Some Muslim Liberals in Quebec are upset with party leader Jean Charest's support for an amateur soccer official who kicked a young Muslim girl out of a Laval tournament for wearing a hijab.
A Quebec Soccer Association referee ejected Nepean U12 Hotspurs player Asmahan Mansour, 11, on the weekend because she was wearing her headscarf on the pitch, a violation of the province's sports regulations.
The referee, who is Muslim, said the association's position complies with FIFA rules, an explanation Charest endorsed Monday, when he said he agreed there are certain behaviours to be expected from soccer players on the field, including proper attire.
At a large Liberal rally in Laval Monday night, some Muslim supporters grumbled atthe premier'sstand.
"The community isn't feeling very comfortable with that kind of comment," said Maher Bissany, a Liberal supporter.
"We would much rather hear from Mr. Charest things along the lines of integration, and having our kids feel part of all the activities, whether it's soccer or at school or any other type of activities," Bissany told CBC.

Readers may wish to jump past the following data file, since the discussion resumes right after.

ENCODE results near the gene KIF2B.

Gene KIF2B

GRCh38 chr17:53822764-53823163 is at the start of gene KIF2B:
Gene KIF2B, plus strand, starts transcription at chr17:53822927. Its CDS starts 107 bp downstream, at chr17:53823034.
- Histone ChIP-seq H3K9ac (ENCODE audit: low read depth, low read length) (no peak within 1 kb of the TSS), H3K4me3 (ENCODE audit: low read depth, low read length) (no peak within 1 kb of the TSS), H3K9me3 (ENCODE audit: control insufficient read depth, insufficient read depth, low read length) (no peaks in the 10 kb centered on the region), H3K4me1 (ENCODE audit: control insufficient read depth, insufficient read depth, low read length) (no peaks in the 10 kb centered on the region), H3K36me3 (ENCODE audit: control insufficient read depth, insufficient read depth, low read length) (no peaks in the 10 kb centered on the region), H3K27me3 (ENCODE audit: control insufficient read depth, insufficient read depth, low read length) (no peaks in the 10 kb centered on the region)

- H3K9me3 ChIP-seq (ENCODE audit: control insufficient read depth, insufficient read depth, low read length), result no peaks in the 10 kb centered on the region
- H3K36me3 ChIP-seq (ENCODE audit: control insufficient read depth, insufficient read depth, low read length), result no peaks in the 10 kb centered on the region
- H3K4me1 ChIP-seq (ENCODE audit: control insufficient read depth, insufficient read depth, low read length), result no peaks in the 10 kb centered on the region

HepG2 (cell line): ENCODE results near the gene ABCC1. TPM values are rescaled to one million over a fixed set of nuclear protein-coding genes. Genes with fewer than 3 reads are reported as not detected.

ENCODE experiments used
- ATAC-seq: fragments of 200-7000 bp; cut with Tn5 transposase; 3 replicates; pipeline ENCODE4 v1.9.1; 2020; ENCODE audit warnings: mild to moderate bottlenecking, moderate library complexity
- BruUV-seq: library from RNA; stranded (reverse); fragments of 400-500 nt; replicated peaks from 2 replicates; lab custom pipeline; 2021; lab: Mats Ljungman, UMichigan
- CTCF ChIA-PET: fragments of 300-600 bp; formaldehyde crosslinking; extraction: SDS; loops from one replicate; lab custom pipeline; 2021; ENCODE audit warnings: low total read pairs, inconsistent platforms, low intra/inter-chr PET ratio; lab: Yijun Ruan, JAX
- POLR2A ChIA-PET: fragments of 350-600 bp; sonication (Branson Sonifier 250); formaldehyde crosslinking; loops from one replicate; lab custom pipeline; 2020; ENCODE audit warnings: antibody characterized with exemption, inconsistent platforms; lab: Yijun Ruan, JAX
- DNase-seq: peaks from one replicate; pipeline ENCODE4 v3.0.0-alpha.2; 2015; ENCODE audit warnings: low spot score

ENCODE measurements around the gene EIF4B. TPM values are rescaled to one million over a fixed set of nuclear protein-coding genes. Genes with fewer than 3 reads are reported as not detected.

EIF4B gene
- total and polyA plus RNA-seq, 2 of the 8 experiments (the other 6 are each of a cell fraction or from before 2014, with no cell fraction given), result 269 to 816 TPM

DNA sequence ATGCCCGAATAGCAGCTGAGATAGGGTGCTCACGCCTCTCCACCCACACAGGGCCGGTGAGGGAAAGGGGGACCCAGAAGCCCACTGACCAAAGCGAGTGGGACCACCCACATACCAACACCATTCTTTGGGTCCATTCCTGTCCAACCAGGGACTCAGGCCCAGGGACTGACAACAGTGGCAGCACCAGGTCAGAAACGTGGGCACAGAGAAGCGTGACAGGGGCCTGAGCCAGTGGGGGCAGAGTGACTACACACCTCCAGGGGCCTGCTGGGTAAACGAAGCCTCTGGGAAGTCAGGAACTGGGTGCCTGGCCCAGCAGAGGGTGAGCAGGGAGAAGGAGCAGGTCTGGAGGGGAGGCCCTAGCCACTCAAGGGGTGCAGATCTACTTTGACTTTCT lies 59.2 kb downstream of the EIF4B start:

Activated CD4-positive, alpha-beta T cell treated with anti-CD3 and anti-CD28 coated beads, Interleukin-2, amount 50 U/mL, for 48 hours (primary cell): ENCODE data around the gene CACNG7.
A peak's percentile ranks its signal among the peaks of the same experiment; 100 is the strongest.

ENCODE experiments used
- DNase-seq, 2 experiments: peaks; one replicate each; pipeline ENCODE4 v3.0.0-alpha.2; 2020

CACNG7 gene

Bissany said he hopes Muslim leaders in Quebec will have a chance to share their thoughts with Charest about religious accommodation.
The Canadian Council on American-Islamic Relations (CAIR-CAN) said the incident should prompt soccer officials in Quebec to change field attire rules.
"Everywhere else in the country you can do this," said Sara Elgazzar, a spokeswoman for CAIR-CAN. "It's not a problem, especially in Ontario where these girl play. Soccer in Ontario is not less safe than soccer in Quebec."
Elgazzar saidshe wears her hijab to playhockey and soccer without any problems.
The referee's call on Sunday highlighted differences in the way soccer rulesare interpreted.
Ontario Soccer Association CEO Guy Bradbury told CBC News religious headgear is allowed during games, as long as it's "safely tucked in and secured."
And Joe Guest,the director of referees at Soccer Canada, said certain kinds of headgear are allowed as long as they don't wrap around the neck.
Mansour told CBC she thought Quebec's rules are "pathetic" and doesn't see how her hijab is a safety risk.